Graphene bone repair could be used to help your body heal itself. The graphene bone repair medical technology comes from Carnegie Mellon University and is at proof of concept stage.

“Researchers have successfully used phosphate graphene as a scaffold, enabling the body’s own cells to rapidly reform the missing or damaged bone and hence to promote bone healing.
 
Graphene has been shown to assist with the repair of broken bones, according to the Singularity Hub. The medical technology comes from Carnegie Mellon University, where the research team has been led by Stefanie A. Sydlik.
 
The researchers have tested out an alternate formulation of graphene (graphene oxide). This formation is biodegradable and it has been designed to mimic bone.
 
The material is also biocompatible and had a favourable degradation rate, meaning that it breaks down as the bone repairs. This is through the graphene-like material autodegrading in water on the timescale of months.
 
The healing properties relate to the ability of the structure to attract stem cells. Stem cells are cells that can differentiate into other types of cells, and can also divide in self-renewal to produce more of the same type of stem cells.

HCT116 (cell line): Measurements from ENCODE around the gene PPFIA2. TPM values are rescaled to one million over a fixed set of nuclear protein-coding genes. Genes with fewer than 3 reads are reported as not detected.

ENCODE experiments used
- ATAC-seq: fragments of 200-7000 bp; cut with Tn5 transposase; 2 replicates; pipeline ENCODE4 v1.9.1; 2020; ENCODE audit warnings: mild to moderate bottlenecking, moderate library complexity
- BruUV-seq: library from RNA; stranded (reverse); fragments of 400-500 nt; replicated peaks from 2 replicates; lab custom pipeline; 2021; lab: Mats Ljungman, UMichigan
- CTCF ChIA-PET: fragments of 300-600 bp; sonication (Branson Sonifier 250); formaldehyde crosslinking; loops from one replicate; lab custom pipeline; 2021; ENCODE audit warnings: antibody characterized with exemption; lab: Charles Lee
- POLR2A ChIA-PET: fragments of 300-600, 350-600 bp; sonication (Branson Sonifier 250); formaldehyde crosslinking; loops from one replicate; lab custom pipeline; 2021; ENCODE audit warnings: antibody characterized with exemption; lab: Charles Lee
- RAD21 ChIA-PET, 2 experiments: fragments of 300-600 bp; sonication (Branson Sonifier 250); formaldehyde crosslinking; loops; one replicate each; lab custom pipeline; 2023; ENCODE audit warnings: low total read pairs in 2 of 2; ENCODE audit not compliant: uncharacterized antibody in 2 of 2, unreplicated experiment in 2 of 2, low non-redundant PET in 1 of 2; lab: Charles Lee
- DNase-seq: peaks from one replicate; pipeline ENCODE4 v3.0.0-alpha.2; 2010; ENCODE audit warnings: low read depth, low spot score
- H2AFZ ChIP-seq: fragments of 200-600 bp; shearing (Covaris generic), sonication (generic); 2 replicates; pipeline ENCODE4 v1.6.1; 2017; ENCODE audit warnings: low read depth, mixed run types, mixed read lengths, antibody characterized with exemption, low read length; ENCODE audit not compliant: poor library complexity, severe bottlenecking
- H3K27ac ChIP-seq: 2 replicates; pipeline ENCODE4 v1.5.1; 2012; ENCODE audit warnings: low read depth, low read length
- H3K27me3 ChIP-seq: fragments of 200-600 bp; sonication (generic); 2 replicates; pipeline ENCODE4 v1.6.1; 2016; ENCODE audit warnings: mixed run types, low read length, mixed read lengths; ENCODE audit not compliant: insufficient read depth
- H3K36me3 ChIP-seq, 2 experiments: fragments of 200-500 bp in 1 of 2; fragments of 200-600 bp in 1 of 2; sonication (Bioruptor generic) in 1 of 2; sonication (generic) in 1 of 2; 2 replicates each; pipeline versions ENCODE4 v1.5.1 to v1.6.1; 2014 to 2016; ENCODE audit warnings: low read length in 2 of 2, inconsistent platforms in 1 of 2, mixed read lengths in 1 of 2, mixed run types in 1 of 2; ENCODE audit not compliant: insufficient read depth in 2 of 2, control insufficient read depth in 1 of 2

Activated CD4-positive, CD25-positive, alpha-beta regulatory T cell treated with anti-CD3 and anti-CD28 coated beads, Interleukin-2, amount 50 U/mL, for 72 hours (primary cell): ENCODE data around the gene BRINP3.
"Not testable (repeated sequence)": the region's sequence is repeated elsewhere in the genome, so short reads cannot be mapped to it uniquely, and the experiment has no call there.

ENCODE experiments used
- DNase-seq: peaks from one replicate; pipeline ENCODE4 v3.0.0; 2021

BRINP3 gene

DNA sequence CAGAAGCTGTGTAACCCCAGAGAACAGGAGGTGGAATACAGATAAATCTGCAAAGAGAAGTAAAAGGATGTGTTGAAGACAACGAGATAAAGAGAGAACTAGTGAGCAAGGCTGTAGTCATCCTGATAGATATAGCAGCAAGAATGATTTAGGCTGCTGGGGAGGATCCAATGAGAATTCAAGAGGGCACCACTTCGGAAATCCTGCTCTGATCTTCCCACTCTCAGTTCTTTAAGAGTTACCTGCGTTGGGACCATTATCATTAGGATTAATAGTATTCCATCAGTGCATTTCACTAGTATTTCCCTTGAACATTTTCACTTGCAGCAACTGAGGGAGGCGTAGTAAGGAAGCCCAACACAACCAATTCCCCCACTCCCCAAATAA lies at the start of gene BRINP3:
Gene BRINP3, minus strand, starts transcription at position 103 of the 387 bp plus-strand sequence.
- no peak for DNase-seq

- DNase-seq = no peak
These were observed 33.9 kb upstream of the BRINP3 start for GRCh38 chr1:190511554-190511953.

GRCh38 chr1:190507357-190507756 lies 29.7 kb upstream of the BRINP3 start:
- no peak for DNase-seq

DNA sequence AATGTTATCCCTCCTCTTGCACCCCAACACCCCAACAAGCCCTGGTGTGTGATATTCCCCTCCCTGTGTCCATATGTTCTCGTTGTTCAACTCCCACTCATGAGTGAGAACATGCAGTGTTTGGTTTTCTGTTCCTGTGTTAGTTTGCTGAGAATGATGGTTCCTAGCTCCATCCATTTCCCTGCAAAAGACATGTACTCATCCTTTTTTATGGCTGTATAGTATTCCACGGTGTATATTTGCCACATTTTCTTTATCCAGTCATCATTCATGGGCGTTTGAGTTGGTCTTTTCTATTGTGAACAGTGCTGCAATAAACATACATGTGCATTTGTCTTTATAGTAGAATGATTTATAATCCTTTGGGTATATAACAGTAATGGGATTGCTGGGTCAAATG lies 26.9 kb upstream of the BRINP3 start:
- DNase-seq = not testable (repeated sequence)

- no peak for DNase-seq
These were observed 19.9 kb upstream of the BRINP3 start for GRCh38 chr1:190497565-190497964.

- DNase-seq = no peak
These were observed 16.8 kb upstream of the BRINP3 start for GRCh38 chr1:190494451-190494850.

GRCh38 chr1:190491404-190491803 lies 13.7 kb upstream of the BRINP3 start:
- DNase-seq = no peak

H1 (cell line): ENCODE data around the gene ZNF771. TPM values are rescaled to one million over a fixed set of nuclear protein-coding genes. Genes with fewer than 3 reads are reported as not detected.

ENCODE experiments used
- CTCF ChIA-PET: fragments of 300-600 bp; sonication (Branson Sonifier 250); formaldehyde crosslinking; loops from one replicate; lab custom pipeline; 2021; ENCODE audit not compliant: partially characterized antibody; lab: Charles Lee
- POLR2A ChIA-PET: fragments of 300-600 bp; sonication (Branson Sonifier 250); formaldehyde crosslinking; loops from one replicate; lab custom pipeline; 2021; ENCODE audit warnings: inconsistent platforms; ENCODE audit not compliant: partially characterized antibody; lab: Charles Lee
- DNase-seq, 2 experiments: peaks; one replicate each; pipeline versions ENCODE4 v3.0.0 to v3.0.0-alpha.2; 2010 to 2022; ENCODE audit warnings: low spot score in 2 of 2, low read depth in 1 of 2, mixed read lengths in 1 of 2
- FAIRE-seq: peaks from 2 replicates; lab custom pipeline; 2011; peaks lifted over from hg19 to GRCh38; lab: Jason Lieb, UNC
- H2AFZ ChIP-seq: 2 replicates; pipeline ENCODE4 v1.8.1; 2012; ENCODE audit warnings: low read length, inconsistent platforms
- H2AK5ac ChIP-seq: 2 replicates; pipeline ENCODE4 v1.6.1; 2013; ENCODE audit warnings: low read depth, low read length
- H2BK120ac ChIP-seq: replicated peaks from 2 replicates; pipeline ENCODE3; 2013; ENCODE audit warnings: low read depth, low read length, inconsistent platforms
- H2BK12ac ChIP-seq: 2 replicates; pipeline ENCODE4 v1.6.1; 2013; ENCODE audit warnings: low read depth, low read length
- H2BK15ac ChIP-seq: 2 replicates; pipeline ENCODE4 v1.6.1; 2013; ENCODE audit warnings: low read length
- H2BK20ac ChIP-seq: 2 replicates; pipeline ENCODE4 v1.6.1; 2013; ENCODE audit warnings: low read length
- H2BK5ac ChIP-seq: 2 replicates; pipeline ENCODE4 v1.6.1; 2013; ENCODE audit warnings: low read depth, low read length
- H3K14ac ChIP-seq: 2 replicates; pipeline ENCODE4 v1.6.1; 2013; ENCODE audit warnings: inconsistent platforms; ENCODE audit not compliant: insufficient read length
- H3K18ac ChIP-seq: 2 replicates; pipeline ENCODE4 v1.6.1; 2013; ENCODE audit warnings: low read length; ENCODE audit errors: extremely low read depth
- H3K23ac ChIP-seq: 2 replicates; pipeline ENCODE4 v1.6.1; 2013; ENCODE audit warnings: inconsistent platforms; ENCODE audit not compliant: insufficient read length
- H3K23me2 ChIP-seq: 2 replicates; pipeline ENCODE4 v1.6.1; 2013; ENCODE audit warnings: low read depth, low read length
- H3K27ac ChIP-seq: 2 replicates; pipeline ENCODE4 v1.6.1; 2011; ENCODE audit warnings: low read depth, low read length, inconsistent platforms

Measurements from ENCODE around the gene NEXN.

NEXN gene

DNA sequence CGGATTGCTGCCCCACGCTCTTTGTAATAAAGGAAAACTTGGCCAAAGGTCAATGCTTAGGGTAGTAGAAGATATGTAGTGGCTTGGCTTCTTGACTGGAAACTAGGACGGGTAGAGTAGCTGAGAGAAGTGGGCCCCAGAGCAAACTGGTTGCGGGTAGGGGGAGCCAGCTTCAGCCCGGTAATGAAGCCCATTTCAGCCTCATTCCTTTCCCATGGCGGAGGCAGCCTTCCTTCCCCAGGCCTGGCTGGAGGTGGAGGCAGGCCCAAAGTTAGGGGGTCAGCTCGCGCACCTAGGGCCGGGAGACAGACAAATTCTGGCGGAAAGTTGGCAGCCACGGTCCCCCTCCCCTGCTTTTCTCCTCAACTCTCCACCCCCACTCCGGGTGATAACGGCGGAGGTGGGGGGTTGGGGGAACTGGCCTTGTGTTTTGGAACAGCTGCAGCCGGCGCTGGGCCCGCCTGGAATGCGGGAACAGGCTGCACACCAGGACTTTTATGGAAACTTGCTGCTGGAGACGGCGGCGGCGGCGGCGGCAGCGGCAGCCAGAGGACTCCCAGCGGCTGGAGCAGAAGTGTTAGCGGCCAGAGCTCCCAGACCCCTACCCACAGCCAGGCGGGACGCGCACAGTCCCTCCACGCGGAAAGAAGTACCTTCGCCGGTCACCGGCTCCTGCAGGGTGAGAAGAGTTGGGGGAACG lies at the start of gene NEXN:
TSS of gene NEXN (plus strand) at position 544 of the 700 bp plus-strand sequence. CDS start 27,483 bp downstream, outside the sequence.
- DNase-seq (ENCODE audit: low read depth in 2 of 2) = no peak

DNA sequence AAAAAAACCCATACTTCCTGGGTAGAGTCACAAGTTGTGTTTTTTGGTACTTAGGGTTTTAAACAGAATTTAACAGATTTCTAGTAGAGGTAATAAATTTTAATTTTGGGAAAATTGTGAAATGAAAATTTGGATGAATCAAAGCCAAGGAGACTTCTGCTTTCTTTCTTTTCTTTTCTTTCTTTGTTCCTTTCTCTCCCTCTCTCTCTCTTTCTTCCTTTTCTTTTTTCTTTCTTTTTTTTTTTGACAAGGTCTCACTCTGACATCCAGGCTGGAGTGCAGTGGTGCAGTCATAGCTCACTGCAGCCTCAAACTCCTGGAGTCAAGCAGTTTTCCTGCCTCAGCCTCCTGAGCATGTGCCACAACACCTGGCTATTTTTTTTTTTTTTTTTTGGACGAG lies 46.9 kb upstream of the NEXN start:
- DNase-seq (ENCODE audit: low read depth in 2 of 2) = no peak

The material is also mechanically stiff and strong. The overall process is intended to improve how animals, including eventually humans following clinical trials, can repair damage to their skeletons (what is known as osteogenesis). At present the material is a proof-of-concept and further research will be required to assess the ability to aid in the bone regeneration process.”
 
This type of research builds on earlier findings involving nanocarbons and which showed how carbon nanotubes (CNTs), one-atom-thick layers of carbon rolled into hollow cylinders, can accelerate the bone healing process.
 
The research has been published in the journal Wires, with the research paper titled “Graphene oxide as a scaffold for bone regeneration.

 
Graphene helps to repair broken bones
 
Source: Digital Journal, Singularity Hub

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